Sunday, August 3, 2008

khoresh e rivaas (rhubarb stew) Part I





When I came across rhubarb last week at the Farmer's market, I was sure that this would be the last rhubarb for the season. My rhubarb experiences this summer were limited to raw rhubarb dipped in vanilla-sugar (that's so British!) and a rhubarb compote. It was a couple of weeks where I looked for rhubarb at every farmer's market I came across, but I was told that its too late. So, when I saw the red sticks at the Cambridge campus, I didnt hesitate. And where were they going to end up? A rhubarb stew.

Its funny that the very first stew I'm writing about is a dish I've never had before. Notice: its not that I've never made this before, I've never tasted it before! Rhubarb stew wasnt among the dishes my mom made, and I never came across rhubarb, as it was not a very widely-used vegetable at home. Not that unusual dishes didnt appear in my mom's kitchen; However rhubarb stew was not among them.

Let me tell you a bit about persian stews. If you recall from the rice cooking posts (cooking rice, post I) persian style rice is prepared either as polou or chelou; Chelou, the plain rice is served with stews or kebabs.

Persian stews (khoresh) are slowly cooked dishes made up of meat (mostly lamb or chicken) with green herbs, vegetables or legumes. If you perform a Principal Component Analysis (PCA) on Persian stews, 4 factors (aka eigenvalues) will explain most of the variance: The first one would be the green herb stews. By green herbs I mean parsley, chives, coriander, fenugreek*, mint and basil). The green herbs are chopped very fine and the stews have a tart flavour coming from tart citrus juices added, dried fruit or the vegetable itself. Among this category there are ghorme sabzi (green herbs stew), karafs (celery stew), rivaas (rhubarb) and aloo** esfenaaj (dried plums with spinach). The second category includes stews that have fried (and not sauteed) vegetables in them: baadenjaan (aubergine), kadoo (courgette) and baamiye (okra) fall in this group. Next is gheyme which is small lamb pieces and is the meat ingredient of a few stews: gheyme lappe (split peas with potato chunks), beh (quince) ,etc and the last, but surely not the least would be the fesenjoon (walnut and pomegranate paste), prestigious enough to merit its own category. Is that it? well, like any PCA, there is the question of how many components to retain. Looking at the plot of eigenvalues (scree plot) and noticing where the slope changes dramatically, I will stick with 4, and pigeonhole the rest into the miscellaneous category(morgh o aloo bokhaaraa i.e. chicken with dark dried plums, loobya sabz i.e. green beans...).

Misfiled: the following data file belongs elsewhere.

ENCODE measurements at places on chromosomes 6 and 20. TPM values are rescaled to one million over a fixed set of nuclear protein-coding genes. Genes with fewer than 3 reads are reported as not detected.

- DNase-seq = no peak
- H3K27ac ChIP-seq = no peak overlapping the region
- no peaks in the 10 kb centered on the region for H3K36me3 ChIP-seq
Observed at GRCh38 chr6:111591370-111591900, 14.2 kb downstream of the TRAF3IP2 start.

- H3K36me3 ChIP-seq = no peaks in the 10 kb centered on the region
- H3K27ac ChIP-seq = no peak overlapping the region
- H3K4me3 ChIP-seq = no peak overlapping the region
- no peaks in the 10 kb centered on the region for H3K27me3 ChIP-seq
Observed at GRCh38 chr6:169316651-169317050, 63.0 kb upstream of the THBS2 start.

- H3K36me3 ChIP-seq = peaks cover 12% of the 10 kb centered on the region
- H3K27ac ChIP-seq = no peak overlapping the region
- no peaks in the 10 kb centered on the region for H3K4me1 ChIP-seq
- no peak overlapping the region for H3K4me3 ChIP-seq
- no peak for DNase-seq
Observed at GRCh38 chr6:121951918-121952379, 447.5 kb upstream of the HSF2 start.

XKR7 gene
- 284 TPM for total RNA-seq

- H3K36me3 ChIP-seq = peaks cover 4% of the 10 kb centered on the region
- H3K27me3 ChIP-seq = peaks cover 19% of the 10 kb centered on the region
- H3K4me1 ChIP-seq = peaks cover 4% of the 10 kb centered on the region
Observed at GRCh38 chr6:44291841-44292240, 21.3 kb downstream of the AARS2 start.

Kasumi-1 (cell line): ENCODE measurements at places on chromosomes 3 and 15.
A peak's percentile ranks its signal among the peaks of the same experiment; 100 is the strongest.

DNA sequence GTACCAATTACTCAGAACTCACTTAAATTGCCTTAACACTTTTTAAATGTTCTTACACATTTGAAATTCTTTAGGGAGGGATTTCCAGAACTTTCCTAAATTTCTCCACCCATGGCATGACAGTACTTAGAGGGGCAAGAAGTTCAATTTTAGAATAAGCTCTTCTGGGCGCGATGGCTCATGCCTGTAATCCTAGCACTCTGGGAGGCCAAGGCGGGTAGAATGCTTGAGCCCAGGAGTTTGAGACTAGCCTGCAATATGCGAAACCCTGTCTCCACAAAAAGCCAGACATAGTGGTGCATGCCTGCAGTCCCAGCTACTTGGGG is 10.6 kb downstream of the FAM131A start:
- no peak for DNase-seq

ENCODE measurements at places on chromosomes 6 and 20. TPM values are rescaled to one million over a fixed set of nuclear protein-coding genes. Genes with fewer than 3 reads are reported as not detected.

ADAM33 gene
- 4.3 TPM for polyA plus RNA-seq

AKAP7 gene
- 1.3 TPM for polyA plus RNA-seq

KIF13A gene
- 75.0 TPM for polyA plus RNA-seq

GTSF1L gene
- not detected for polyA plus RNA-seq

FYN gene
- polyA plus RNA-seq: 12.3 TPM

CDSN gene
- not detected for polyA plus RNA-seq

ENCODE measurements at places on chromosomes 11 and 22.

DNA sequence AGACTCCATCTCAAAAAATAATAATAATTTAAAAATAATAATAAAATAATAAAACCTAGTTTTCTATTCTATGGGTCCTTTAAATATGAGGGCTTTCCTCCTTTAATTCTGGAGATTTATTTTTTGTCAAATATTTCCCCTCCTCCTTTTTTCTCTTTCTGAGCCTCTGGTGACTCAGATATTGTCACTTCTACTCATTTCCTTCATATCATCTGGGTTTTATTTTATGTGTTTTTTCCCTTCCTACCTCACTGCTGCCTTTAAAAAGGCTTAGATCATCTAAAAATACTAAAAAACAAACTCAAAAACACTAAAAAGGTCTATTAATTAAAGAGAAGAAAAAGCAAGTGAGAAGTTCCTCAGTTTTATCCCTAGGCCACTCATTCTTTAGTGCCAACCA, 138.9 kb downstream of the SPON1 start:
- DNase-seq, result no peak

Khoresh rivaas continues here



The meat that goes into the stew is either lamb or chicken (duck, quail, pheasant are less frequently used). Fish is not a common ingredient as it doesnt fit the long and slow process of making persian stews, although it could be found in stews prepared in Northern and Southern parts of Iran (bordering Caspian sea, and the Persian Gulf, respectively). If red meat is used, lamb is the best. Beef is not the most proper meat for stew as it is too tough and not flavourful enough, so better forget it. I agree, lamb is a bit pricey, but it is worth it. Remember, you are going to spend at least 2-3 hours making a stew, so do it properly!